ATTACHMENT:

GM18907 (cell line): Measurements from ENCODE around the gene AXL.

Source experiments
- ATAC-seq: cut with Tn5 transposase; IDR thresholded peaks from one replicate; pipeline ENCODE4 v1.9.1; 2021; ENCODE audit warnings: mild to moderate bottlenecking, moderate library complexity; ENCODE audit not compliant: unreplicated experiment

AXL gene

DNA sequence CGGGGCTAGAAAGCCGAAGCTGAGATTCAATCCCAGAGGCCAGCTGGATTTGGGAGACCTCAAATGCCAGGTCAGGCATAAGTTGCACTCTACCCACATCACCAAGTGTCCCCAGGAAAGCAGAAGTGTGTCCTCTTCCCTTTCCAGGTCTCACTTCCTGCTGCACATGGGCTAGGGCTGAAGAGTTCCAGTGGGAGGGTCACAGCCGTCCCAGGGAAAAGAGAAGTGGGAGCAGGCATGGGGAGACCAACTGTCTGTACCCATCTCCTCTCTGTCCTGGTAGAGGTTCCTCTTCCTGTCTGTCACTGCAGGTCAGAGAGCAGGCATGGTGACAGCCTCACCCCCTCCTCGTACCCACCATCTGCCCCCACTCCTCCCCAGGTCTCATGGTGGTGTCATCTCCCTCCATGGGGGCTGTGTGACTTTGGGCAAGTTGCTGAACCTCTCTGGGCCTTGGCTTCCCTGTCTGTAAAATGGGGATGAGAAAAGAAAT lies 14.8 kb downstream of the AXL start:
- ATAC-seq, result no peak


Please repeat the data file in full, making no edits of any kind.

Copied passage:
GM18907 (cell line): Measurements from ENCODE around the gene AXL.

Source experiments
- ATAC-seq: cut with Tn5 transposase; IDR thresholded peaks from one replicate; pipeline ENCODE4 v1.9.1; 2021; ENCODE audit warnings: mild to moderate bottlenecking, moderate library complexity; ENCODE audit not compliant: unreplicated experiment

AXL gene

DNA sequence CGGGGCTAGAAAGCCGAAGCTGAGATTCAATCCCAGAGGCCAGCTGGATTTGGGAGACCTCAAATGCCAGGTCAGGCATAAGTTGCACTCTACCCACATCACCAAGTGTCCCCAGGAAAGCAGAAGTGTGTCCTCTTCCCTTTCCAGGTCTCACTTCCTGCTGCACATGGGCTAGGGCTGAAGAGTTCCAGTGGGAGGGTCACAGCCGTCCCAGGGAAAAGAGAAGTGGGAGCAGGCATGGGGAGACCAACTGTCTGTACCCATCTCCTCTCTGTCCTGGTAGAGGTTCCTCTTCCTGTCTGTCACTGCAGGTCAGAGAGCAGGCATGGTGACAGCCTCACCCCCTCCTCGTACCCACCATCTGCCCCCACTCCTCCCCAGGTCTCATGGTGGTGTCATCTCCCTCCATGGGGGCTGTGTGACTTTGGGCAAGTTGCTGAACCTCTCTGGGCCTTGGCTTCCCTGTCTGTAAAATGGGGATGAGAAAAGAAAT lies 14.8 kb downstream of the AXL start:
- ATAC-seq, result no peak